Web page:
My birthday was on Tuesday and it felt like a somewhat important milestone for me because I thought that turning 36 was what would define me as being of "advanced maternal age," but as it turns out, any pregnancy at age 35 or later is considered a "geriatric pregnancy" so apparently I've been plain old this whole time.
It's kind of strange because I feel no different than I did at 21 when my first OB/GYN called me a "spring chicken." I went from spring chicken to geriatric in 14 short years! Those 14 years flew by.
Rachel, my spring chicken baby, made a birthday cake for me. She carefully researched the most diabetic-friendly cake she could find—a carrot cake (vegetables!) with applesauce (that's healthy, right?) and cream cheese frosting (cheese is protein!). It was a very delicious cake (I had a slice because I technically haven't been diagnosed with gestational diabetes yet, though I'm sure that's coming).
"Then get on board!" Andrew said with great enthusiasm.
With Rachel I'm not really sure when labour began, though I do note in my blog post that I recognized some contractions in the morning when I got up for work. But then I was just...at work all day. I went to lunch with my coworkers, which is when they began noticing I wasn't quite feeling well. I left work early because I was having "a few contractions" and thought I'd go home to rest, but instead ended up having Rachel less than three hours later. As I mentioned, I was dilated to 9 cm by the time I got to the hospital.
With Miriam I woke up in labour at 4:25 AM and she was born at 7:45 AM; I arrived at the hospital dilated to a 7 (if my memory serves me correctly), and was there for under two hours before she was born.
Benjamin is, of course, an anomaly. I certainly didn't think I was actually in labour with him. But I was at a 5 when they checked me into the hospital. Two shots of Terbutaline (and less than an hour later) and I was already at a 7, though my labour did slow down, apparently, because I was in labour for about 8 hours, I think. And that was the goal all along. They were hoping for 24 hours, but 8 was all they got.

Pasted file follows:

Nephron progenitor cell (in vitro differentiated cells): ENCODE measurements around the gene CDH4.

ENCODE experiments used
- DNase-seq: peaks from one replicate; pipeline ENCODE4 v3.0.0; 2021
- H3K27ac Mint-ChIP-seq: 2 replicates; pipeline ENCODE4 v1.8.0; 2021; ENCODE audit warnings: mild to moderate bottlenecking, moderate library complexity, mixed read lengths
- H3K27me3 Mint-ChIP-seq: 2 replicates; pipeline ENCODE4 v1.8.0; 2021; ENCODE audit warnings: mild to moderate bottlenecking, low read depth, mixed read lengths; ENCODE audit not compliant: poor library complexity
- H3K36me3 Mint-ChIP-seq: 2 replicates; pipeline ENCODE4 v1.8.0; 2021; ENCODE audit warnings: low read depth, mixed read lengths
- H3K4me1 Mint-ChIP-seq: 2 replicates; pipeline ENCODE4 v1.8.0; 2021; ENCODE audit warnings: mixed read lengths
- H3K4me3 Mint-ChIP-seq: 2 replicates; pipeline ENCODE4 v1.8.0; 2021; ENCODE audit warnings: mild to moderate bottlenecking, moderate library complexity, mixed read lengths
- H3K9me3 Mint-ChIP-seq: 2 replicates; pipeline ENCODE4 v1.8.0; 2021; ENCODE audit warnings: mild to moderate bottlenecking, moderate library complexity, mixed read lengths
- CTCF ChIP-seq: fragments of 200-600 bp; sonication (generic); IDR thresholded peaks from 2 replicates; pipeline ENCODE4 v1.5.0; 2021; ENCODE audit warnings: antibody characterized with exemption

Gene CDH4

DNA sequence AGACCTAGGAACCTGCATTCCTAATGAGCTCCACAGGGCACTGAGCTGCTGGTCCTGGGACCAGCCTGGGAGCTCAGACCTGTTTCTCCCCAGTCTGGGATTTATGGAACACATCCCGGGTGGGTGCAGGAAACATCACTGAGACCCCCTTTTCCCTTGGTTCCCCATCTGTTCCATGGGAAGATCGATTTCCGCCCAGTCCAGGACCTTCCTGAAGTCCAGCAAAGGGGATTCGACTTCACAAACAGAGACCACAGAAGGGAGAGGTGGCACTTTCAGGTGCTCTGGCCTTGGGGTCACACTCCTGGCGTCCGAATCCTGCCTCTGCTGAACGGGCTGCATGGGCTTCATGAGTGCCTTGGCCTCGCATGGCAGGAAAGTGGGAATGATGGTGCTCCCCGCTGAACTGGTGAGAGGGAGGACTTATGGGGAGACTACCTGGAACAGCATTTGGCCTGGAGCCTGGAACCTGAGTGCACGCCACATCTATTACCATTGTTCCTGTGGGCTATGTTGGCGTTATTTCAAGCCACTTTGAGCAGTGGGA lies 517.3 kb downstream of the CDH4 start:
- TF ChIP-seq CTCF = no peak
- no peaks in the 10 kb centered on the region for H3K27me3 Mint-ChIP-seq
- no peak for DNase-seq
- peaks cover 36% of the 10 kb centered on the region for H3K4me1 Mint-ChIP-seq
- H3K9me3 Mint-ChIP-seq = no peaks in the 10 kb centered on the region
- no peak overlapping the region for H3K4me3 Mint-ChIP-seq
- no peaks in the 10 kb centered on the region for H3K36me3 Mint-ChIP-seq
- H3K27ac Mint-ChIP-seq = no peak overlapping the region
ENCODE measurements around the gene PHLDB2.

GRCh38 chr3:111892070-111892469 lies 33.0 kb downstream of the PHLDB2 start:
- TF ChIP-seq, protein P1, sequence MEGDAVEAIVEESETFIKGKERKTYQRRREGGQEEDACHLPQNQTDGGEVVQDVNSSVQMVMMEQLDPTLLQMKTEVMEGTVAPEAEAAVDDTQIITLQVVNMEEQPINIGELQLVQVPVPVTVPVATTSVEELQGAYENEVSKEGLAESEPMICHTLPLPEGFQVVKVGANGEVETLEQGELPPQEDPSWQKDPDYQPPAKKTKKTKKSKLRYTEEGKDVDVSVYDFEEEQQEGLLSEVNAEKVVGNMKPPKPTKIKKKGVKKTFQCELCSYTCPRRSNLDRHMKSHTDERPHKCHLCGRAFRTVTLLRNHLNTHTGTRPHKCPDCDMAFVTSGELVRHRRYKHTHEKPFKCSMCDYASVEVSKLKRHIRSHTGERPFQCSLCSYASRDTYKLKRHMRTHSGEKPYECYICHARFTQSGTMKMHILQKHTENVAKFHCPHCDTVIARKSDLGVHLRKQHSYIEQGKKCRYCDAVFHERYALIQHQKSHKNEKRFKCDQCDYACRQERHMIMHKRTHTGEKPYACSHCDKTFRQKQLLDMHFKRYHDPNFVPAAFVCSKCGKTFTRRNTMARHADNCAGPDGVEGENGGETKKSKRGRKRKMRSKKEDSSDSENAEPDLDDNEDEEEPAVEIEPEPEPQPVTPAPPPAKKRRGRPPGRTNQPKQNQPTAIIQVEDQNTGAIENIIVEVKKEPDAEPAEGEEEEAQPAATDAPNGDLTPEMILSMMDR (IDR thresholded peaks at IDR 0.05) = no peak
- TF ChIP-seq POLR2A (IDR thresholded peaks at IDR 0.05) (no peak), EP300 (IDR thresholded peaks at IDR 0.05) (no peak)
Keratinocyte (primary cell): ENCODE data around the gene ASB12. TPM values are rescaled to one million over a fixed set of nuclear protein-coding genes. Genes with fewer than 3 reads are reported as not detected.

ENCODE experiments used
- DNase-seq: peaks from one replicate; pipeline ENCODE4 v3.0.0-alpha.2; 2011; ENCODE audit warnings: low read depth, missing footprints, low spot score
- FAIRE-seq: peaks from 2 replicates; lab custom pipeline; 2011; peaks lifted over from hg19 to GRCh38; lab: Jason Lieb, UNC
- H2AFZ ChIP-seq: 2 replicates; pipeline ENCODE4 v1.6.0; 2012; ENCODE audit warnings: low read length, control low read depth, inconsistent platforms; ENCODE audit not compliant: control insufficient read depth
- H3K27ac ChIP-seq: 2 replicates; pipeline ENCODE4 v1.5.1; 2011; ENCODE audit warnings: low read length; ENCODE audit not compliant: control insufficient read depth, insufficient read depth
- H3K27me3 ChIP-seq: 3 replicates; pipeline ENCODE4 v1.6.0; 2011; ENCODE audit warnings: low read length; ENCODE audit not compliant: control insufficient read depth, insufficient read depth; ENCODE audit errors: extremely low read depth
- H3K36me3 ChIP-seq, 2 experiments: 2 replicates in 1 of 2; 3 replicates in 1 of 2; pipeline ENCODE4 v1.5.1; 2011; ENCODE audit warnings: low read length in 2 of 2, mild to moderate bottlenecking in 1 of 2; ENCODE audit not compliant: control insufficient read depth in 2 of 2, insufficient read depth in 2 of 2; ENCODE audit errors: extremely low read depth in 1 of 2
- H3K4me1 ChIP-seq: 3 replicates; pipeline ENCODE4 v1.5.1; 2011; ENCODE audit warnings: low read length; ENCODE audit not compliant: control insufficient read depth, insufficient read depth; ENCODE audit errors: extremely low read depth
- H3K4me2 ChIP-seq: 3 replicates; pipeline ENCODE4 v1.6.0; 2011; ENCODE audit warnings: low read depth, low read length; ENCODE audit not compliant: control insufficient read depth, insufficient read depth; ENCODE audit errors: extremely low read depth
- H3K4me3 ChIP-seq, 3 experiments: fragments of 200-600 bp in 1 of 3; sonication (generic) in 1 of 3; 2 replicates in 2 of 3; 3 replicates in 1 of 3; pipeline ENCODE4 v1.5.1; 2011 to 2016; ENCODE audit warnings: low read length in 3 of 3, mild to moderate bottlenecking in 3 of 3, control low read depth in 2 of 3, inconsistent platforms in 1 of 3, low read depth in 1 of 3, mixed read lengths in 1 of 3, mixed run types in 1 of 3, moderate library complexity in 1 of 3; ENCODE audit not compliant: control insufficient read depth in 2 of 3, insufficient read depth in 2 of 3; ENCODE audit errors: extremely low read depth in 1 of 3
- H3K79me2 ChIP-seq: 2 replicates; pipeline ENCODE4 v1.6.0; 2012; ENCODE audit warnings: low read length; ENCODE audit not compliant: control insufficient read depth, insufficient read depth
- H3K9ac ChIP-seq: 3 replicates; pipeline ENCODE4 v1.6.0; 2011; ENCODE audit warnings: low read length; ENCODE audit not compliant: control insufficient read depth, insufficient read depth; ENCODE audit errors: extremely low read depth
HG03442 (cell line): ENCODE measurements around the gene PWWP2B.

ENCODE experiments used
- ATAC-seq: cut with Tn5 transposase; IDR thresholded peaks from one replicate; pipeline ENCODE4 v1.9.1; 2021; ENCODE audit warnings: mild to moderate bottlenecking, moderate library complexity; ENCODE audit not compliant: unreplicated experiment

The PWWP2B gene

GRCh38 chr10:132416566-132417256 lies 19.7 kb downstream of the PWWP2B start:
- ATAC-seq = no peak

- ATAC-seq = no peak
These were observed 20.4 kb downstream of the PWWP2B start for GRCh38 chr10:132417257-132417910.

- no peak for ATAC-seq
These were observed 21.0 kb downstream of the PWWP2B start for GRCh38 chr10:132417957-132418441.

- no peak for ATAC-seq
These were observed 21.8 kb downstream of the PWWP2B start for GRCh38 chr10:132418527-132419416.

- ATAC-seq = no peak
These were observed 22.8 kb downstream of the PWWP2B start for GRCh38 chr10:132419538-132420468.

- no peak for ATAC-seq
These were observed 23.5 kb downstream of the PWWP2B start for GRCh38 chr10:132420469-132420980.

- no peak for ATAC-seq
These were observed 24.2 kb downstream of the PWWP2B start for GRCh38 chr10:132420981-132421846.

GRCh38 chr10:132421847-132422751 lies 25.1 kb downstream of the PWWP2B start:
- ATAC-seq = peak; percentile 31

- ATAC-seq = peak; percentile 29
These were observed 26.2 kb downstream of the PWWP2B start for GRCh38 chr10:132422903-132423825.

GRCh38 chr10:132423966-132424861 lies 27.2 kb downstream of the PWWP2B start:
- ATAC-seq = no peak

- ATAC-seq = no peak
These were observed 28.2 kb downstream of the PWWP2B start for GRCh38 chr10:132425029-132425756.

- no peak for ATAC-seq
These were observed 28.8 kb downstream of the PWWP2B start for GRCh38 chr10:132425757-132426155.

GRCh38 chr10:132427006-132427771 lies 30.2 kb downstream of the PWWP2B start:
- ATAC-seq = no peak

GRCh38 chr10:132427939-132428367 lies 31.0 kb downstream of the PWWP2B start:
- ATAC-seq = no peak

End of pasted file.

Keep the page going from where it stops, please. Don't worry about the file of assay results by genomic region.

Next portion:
With Zoë I was GBS+ so I knew I needed to get to the hospital with four hours to spare (so I could have two IVs of antibiotics that take two hours to administer before she was born). Somehow I only ended up with one dose of antibiotics before she was born, but I think that's because they were slow to administer them. I kept harping at them to get on it... I woke up with contractions at around 6:00 AM and she was born shortly before noon. If my memory serves me correctly (why didn't I always write down the same information for my labour stories?!), I was also dilated to 7 cm by the time we got to the hospital (and we left for the hospital about an hour after waking up).
And with Alexander, of course, I reached the hospital dilated to 10 cm, ready to push, with my water breaking as I was checking in at the desk. I was also GBS+ with him and didn't get any antibiotics (so we had to stay two nights at the hospital to make sure he didn't contract anything). I am not sure how long I was in labour with him...because when do Braxton Hicks contractions end and real labour begin?
That's a hard question to answer.
I know it's early to be thinking about all this. But Atlanta traffic can be awful so this is a legitimate concern. Let's all just cross our fingers that when the time comes, the time is 2:00 AM (because traffic's usually pretty light then).